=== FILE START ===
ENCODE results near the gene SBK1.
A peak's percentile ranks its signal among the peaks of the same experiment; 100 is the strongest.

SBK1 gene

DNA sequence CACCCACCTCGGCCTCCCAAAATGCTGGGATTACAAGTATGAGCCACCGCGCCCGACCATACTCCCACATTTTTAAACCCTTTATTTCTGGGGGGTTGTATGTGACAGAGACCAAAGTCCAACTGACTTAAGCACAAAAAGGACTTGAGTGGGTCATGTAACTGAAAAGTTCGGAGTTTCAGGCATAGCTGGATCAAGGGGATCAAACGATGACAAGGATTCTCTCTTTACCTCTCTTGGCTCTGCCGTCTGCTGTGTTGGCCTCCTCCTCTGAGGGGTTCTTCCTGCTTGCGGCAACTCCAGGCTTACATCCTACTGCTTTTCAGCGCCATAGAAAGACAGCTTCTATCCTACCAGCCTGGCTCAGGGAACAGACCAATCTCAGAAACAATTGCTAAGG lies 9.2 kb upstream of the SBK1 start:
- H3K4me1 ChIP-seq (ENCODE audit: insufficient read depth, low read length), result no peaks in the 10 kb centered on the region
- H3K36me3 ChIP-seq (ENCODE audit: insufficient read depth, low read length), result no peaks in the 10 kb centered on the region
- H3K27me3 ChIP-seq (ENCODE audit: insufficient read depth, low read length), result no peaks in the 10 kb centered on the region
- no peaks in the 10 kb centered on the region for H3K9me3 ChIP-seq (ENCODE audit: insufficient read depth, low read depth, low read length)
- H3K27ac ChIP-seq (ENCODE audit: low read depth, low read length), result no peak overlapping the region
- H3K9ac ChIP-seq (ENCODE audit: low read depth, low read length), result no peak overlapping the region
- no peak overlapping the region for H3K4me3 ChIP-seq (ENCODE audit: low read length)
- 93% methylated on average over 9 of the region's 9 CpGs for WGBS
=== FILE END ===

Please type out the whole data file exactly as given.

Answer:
ENCODE results near the gene SBK1.
A peak's percentile ranks its signal among the peaks of the same experiment; 100 is the strongest.

SBK1 gene

DNA sequence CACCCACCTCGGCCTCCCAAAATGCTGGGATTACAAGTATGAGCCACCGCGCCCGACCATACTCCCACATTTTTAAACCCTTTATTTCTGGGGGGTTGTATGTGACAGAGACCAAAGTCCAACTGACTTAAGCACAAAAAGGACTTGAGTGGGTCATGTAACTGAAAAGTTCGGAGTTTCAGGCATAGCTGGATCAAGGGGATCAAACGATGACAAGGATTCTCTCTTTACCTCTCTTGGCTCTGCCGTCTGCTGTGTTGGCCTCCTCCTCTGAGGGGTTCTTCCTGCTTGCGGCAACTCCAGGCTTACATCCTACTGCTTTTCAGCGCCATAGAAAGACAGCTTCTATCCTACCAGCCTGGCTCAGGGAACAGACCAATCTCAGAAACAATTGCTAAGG lies 9.2 kb upstream of the SBK1 start:
- H3K4me1 ChIP-seq (ENCODE audit: insufficient read depth, low read length), result no peaks in the 10 kb centered on the region
- H3K36me3 ChIP-seq (ENCODE audit: insufficient read depth, low read length), result no peaks in the 10 kb centered on the region
- H3K27me3 ChIP-seq (ENCODE audit: insufficient read depth, low read length), result no peaks in the 10 kb centered on the region
- no peaks in the 10 kb centered on the region for H3K9me3 ChIP-seq (ENCODE audit: insufficient read depth, low read depth, low read length)
- H3K27ac ChIP-seq (ENCODE audit: low read depth, low read length), result no peak overlapping the region
- H3K9ac ChIP-seq (ENCODE audit: low read depth, low read length), result no peak overlapping the region
- no peak overlapping the region for H3K4me3 ChIP-seq (ENCODE audit: low read length)
- 93% methylated on average over 9 of the region's 9 CpGs for WGBS